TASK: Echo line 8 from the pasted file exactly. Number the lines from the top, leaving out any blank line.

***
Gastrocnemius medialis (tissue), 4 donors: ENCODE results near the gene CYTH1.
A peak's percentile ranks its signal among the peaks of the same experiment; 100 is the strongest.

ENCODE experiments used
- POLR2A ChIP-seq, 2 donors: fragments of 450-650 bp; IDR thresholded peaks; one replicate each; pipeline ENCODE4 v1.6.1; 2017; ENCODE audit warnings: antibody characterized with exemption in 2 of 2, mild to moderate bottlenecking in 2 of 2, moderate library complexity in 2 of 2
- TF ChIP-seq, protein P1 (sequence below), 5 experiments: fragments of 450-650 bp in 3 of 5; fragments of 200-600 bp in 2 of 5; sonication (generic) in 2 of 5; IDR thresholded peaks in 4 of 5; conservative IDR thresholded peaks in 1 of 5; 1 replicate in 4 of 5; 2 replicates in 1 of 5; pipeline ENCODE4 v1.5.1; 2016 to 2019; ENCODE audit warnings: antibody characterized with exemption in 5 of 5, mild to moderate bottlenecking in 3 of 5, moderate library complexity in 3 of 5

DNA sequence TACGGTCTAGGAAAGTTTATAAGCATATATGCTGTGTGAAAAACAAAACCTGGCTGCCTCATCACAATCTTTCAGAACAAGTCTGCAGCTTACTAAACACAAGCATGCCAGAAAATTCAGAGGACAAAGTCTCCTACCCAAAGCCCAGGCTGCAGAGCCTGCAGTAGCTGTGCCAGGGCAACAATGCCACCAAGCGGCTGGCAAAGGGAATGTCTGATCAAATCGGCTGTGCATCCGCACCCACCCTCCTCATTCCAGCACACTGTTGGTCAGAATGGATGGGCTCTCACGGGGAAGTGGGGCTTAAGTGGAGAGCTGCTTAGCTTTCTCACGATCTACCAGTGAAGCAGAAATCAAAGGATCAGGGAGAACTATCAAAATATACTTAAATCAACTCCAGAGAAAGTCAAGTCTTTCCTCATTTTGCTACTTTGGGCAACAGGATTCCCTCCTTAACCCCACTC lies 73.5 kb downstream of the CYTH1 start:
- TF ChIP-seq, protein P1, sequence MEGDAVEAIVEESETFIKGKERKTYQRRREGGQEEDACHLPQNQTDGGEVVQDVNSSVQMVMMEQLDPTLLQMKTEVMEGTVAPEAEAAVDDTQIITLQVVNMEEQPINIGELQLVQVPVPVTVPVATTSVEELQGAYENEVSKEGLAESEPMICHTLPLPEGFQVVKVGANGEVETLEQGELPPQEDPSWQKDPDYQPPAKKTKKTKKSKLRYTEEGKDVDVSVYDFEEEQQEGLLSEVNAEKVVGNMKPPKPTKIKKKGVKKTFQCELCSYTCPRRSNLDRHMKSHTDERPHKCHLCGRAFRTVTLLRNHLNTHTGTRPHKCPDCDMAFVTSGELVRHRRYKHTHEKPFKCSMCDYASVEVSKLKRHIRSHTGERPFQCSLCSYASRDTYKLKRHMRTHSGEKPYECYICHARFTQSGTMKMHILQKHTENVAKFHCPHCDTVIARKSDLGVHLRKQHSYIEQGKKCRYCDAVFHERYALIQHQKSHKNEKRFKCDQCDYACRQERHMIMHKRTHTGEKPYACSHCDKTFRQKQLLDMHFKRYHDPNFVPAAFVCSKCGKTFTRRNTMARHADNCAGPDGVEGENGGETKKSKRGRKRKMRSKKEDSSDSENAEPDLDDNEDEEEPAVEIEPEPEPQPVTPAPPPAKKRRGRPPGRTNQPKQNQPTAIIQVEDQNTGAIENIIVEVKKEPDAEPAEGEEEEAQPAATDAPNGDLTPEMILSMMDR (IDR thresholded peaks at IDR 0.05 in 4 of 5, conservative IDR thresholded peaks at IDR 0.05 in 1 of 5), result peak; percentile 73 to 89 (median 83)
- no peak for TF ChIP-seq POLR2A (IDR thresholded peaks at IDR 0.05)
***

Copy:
- no peak for TF ChIP-seq POLR2A (IDR thresholded peaks at IDR 0.05)